March is the perfect time to get excited about books — it is National Reading Awareness month, and March 2 is Dr. Seuss’ birthday.
Springtime is also a prime time to think about donating gently used hardbacks and novels to Goodwill Industries of Arkansas. Huntington Learning Center in Little Rock is making it easy and fun to donate with a Book Drive from March 3-22.
When you donate a book at Huntington, you can enter to win fun prizes from the Arkansas Symphony Orchestra, the Little Rock Zoo, the Wonderplace and Museum of Discovery. Simply take your books to the Huntington Learning Center located in the Pleasant Ridge Town Centre at 11525 Cantrell Rd. (You get one entry per book.)
For additional information, call Rebecca Brockman of Goodwill at (501) 372-5100 or Bryan Redditt of Huntington Learning Center at (501) 223-2626.
Maybe it is the contrarian in me, but since I was a kid if someone told me not to read something, it made me all the more interested in reading it.
Take the romance novels of my sisters’ that my mom didn’t want me to read (I was 11 or 12 and probably too young for heaving bosoms and such) so she put them in a box and hid them in the garage. Sorry mom, I’m confessing now, I found your hiding place and I would rotate out the books when you left. Two or three unread books would go under my dresser and the ones I had finished would go back in the box.
In high school, I would seek out books that had been banned. The Catcher in the Rye, A Separate Peace (which I read in 10th grade English because Lana Hampton was awesome), Brave New World, Gone With the Wind, The Great Gatsby, The Adventures of Huckleberry Finn and Fahrenheit 451 (yup, don’t you love the irony about someone banning or censoring a book about burning books?) are all books that I just cannot imagine not experiencing. Other kids drank and did drugs — I read banned books. Yup, that is just how I roll.
The Harry Potter books, Their Eyes Were Watching God, Streetcar Named Desire, The Color Purple, Beloved, Where the Wild Things Are, To Kill A Mockingbird, The Hunger Games trilogy, The Red Badge of Courage, Roll of Thunder, Hear My Cry, the list goes on and on.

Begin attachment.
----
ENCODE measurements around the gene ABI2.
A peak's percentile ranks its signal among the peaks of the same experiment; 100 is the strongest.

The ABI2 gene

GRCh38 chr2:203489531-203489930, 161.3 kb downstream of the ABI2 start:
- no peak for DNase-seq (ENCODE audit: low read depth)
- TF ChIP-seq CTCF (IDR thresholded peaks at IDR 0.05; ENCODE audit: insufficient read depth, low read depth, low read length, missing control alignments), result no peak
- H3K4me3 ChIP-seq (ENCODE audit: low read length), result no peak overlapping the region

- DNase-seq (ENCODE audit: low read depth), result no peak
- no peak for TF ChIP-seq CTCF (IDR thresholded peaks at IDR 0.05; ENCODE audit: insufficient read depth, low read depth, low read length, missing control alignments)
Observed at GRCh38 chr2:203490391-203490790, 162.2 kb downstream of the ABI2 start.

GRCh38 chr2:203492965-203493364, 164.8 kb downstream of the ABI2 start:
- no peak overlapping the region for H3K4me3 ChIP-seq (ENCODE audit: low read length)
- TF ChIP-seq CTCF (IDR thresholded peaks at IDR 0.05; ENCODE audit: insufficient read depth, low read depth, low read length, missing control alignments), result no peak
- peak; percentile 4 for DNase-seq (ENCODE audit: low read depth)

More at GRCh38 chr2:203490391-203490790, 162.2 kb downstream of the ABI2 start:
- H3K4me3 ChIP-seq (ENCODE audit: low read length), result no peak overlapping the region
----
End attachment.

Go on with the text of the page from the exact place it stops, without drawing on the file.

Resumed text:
So this week, read a banned book. Read a banned book to your kids. The growth you experience might just surprise (and delight) you.
According to the American Library Association, at least 46 of the Radcliffe Publishing Course Top 100 Novels of the 20th Century have been challenged or banned. So you can start here for your banned book reading pleasure. The website Banned Books Week has this list of banned books that shaped America.
And while we’re at it — how about we stop banning books? Just LAST WEEK, the school board in Randolph County, N.C., voted 5-2 to ban Ralph Ellison’s Invisible Man. Are you kidding me? One school board member called it “a hard read,” while another said he “didn’t see any literary value” in the National Book Award-winning novel. Sheesh, good books often are hard reads — it is called thinking, people!
OK, I’m climbing down off my soapbox now. I’ll pass the microphone to anyone who wants to talk banned books. What is your favorite banned book? Or on the flip side, is there a book on these lists that you agree needed to be banned?
The New York Public Library certainly thinks so. Check out this article from The Atlantic about this really cool exhibit that looks at generations of children’s literature.
Ooh, I wish I could take Alaina to see this. She would have so much fun!
I recently acquired a copy of David Carter’s 100: Lift the Flap and Learn to Count. This book, perfect for your 3-7 year old trying to master counting to 100, is filled with a brightly colored pages with different stackable flaps geared toward teaching children to count. Each page contains stackable flaps with illustrations for five consecutive numbers. I would not recommend this book for children under three. I think the flaps would be a bit too tempting for little hands not to grab and pull.
When my daughter was a little younger she loved any kind of pop-up books or books with flaps. As a ten-year-old, she still enjoys thumbing through these books, but would rather have a mystery book with several chapters.
Book sells for $12.92 from Amazon and will make a wonderful and educational gift.
- Moody Mom
You might be looking at the title of his post and saying, “Say what?”
See, last night I read Brain on Fire: My Month of Madness by Susannah Cahalan. In it, she tells of her experience with anti-NMDA receptor encephalitis. I couldn’t help but see some similarities between her journey and mine.